Mr. Chairman and Members of the subcommittee, thank you for inviting me to submit this statement for the record. I look forward to outlining the agriculture and alternative development activities of the United States Agency for International Development (USAID) in Afghanistan.
USAID has been involved in agriculture and alternative development activities in Afghanistan since 2002 and including 2010 resources has obligated over $ 1.839 billion ($746 million in agriculture and $1.093 billion in alternative development) to this effort. Agriculture is one of the priority elements of the United States Government (USG) counternarcotics strategy. More than 85 percent of Afghans depend on some form of agriculture or related agribusiness and marketing, so our work in these areas is vital. As part of the "whole of government" approach to activities in Afghanistan, USAID works closely with our United States Department of Agriculture (USDA) and Department of Defense (National Guard) Agribusiness Development Teams' colleagues to provide comprehensive assistance to Afghans who depend on agriculture and agribusiness for their livelihoods. Our alternative development programming - aimed directly at moving farmers safely away from the farming of illegal crops - is extensively reinforced by the creation of long term job and income opportunities in agriculture, economic growth and infrastructure programming.
The purpose of our work on alternative development is to create permanent, licit alternatives to poppy production to help to break the annual cycle of farmers deciding whether to plant poppy or not. Only by helping farmers move beyond subsistence crops and helping them replant the orchards and vineyards they historically relied upon and by promoting and accelerating rural economic development can this cycle be broken. Our goal is to re-establish and increase commercial agriculture opportunities, improve agricultural productivity, promote sustainable natural resource management, create rural employment and improve family incomes and well-being. New job opportunities and reliable and diversified incomes for farms and other businesses also reduce pressures on farmers and others to grow poppy or depend on the poppy industry. As a result, our programs accelerate broad-based, sustainable economic development in the poppy-growing regions, with major program activities throughout the country, followed by reintroducing historically successful investments and resources such as fruit and nut tree saplings, grape vines and trellises as well as vegetable and fodder seeds for yearly intercropping with new trees and vines until fruit and nut trees begin to bear marketable produce. We also work with Afghan private sector businesses to increase access to fertilizers, improved technology, processing and irrigation infrastructure, and both private and public sector expertise to help Afghans produce and market these high value licit crops.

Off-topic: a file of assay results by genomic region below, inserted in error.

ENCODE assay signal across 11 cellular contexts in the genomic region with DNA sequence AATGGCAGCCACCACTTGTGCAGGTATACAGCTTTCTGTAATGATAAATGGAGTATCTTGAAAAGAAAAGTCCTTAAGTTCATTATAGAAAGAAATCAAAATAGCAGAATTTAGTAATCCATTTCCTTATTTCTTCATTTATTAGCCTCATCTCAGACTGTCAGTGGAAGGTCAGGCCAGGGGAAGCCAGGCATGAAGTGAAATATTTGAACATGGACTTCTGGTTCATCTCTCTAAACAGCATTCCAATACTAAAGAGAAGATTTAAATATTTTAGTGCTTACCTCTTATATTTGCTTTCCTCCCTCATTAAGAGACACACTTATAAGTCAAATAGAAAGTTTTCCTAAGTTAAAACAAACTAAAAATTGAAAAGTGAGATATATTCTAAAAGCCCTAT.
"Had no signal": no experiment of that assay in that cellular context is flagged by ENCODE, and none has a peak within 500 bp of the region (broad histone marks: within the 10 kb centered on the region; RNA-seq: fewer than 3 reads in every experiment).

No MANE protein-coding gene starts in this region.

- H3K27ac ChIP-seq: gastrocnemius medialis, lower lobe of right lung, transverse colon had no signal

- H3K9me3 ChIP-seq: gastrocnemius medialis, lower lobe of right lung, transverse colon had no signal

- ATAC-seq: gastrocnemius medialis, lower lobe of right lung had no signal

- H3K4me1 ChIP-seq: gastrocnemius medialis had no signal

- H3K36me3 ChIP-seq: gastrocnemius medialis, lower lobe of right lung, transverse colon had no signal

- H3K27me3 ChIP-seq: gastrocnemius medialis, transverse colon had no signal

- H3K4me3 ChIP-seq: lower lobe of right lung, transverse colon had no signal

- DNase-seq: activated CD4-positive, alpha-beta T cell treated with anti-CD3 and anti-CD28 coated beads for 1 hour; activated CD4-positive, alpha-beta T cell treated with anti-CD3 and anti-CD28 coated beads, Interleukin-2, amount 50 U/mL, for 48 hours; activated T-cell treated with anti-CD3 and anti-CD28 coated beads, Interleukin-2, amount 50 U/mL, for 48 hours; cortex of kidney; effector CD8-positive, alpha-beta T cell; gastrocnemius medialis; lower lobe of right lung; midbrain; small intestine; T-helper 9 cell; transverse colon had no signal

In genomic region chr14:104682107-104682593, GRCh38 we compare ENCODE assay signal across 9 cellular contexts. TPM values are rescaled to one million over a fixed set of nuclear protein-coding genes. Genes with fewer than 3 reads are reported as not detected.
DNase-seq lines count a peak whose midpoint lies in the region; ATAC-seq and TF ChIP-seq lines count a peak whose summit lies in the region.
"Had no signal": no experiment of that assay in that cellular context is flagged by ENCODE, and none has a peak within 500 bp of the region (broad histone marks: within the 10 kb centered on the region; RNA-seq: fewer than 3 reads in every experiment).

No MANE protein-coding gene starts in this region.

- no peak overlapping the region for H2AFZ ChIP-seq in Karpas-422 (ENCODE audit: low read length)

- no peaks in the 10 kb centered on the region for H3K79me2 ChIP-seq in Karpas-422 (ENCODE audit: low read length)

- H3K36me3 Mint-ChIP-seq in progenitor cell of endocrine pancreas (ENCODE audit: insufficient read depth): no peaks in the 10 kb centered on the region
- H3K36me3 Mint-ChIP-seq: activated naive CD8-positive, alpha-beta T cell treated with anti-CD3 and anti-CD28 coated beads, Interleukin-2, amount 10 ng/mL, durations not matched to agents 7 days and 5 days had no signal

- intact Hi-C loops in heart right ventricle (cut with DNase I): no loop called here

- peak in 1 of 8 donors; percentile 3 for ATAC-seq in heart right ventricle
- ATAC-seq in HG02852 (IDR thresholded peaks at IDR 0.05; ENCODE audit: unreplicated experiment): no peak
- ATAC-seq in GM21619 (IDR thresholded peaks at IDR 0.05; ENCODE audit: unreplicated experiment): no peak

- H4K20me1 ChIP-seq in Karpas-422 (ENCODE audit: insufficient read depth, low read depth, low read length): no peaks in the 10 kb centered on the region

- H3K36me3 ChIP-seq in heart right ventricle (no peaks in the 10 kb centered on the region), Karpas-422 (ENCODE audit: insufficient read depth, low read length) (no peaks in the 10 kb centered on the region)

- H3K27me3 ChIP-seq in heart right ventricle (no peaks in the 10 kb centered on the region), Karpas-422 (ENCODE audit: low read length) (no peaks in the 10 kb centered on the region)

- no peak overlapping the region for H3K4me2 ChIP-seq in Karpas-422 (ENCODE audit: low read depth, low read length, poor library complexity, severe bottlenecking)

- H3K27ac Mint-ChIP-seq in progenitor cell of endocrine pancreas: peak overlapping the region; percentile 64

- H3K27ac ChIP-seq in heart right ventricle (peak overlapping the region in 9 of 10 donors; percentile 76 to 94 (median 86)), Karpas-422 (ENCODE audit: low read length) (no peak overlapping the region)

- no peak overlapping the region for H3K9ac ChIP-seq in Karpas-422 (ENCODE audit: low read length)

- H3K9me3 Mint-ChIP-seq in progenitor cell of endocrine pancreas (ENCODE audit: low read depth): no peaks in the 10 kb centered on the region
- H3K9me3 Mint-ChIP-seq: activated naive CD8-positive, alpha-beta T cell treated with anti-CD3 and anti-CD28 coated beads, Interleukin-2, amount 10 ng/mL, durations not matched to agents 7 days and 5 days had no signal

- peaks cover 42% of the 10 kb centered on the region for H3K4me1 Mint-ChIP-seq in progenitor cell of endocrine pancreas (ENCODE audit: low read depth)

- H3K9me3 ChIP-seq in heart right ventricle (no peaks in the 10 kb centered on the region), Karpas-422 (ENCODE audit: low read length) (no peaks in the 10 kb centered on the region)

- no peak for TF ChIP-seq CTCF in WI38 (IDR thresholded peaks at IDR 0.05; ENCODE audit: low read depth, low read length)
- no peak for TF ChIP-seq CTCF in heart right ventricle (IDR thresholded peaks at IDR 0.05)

USAID has a record of substantial accomplishments in agriculture and alternative development programs, including:
- Employing more than 300,000 people in cash-for-work activities;
- Improving the agricultural productivity for 200,000 people through training in areas such as tree pruning and row planting;
- Establishing and supporting over 600 private sector veterinary field facilities covering major parts of the country;
- Cleaning and restoring 5,000 km of irrigation canals and water channels;
- Facilitating the export of over 4,200 metric tons of fruit and vegetables, most recently apples to India this past fall;
- Assisting villagers to plant 3.2 million trees, including one million high-value pomegranate trees;
- Establishing 400 women-owned tree and vegetable seedling nurseries;
- Establishing a market for the export of peppers and contracting with 25,000 farmers to grow them; and,
- Distributing superior wheat seed to over 300,000 famers - an estimated 16 percent of Afghan farmers - to increase yields by 30 to 40 percent.
The United Nations Office of Drugs and Crime Afghanistan Opium Survey for 2009 outlines important steps that are emerging in efforts to reduce opium poppy cultivation and production. For example, last year the total estimated opium poppy cultivation decreased by 22 percent from 2008 levels. This in turn helped to decrease total opium production in 2009 by ten percent from 2008 levels, with virtually all production in the same provinces where cultivation is concentrated. Supporting this, a 2010 audit of one of USAID's alternative development programs in the south found that poppy production decreased only in those areas targeted by this program .
Over the past several years, USAID has learned several lessons from our alternative development activities. I will summarize four of them: